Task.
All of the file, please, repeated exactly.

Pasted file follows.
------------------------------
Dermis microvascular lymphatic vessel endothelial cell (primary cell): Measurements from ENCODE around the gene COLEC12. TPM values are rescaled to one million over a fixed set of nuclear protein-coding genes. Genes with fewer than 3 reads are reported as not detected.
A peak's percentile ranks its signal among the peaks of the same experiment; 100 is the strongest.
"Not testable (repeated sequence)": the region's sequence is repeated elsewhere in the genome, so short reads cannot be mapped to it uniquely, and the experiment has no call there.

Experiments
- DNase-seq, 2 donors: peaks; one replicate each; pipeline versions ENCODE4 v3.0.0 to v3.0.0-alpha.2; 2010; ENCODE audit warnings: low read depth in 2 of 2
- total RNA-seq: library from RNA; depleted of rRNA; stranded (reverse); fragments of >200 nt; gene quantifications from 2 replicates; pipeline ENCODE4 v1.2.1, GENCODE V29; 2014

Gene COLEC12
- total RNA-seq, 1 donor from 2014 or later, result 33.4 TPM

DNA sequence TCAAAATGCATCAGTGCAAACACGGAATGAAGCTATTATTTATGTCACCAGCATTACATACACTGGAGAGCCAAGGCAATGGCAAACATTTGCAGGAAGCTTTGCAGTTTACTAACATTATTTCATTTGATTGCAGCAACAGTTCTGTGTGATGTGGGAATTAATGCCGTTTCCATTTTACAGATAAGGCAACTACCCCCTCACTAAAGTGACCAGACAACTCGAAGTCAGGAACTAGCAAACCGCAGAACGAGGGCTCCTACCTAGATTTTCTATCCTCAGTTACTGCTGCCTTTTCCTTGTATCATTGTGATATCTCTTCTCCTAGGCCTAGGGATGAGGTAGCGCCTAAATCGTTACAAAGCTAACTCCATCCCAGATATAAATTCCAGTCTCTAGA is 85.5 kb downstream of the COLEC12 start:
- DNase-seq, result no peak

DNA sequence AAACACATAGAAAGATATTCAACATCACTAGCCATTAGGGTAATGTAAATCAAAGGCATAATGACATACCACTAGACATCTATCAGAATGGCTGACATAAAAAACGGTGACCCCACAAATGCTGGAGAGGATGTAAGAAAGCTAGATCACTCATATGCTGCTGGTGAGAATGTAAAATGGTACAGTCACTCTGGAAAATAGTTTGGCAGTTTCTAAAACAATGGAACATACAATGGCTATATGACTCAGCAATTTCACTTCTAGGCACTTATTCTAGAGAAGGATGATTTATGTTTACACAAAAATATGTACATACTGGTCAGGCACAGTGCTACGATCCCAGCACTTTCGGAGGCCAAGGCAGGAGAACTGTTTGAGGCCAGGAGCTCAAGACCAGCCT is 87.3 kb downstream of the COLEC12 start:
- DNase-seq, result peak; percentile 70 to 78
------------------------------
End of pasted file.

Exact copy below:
Dermis microvascular lymphatic vessel endothelial cell (primary cell): Measurements from ENCODE around the gene COLEC12. TPM values are rescaled to one million over a fixed set of nuclear protein-coding genes. Genes with fewer than 3 reads are reported as not detected.
A peak's percentile ranks its signal among the peaks of the same experiment; 100 is the strongest.
"Not testable (repeated sequence)": the region's sequence is repeated elsewhere in the genome, so short reads cannot be mapped to it uniquely, and the experiment has no call there.

Experiments
- DNase-seq, 2 donors: peaks; one replicate each; pipeline versions ENCODE4 v3.0.0 to v3.0.0-alpha.2; 2010; ENCODE audit warnings: low read depth in 2 of 2
- total RNA-seq: library from RNA; depleted of rRNA; stranded (reverse); fragments of >200 nt; gene quantifications from 2 replicates; pipeline ENCODE4 v1.2.1, GENCODE V29; 2014

Gene COLEC12
- total RNA-seq, 1 donor from 2014 or later, result 33.4 TPM

DNA sequence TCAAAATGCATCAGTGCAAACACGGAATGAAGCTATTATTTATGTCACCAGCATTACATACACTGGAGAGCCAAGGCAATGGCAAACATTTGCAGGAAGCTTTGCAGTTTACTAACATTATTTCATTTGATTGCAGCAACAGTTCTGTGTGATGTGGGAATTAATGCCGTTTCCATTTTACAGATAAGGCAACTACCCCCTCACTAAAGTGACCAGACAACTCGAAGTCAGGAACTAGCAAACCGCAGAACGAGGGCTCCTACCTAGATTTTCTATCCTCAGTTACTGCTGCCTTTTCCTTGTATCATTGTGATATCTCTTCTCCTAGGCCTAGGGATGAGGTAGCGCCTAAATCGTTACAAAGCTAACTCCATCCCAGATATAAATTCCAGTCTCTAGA is 85.5 kb downstream of the COLEC12 start:
- DNase-seq, result no peak

DNA sequence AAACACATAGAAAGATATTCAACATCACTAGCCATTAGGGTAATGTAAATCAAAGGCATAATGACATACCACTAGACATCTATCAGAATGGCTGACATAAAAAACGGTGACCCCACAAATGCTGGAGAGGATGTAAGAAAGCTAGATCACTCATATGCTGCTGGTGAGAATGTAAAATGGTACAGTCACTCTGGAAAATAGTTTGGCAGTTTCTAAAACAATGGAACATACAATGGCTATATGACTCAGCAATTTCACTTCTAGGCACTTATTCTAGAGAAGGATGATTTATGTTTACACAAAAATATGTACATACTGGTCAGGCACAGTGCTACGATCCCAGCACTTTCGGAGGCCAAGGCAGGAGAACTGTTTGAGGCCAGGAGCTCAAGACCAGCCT is 87.3 kb downstream of the COLEC12 start:
- DNase-seq, result peak; percentile 70 to 78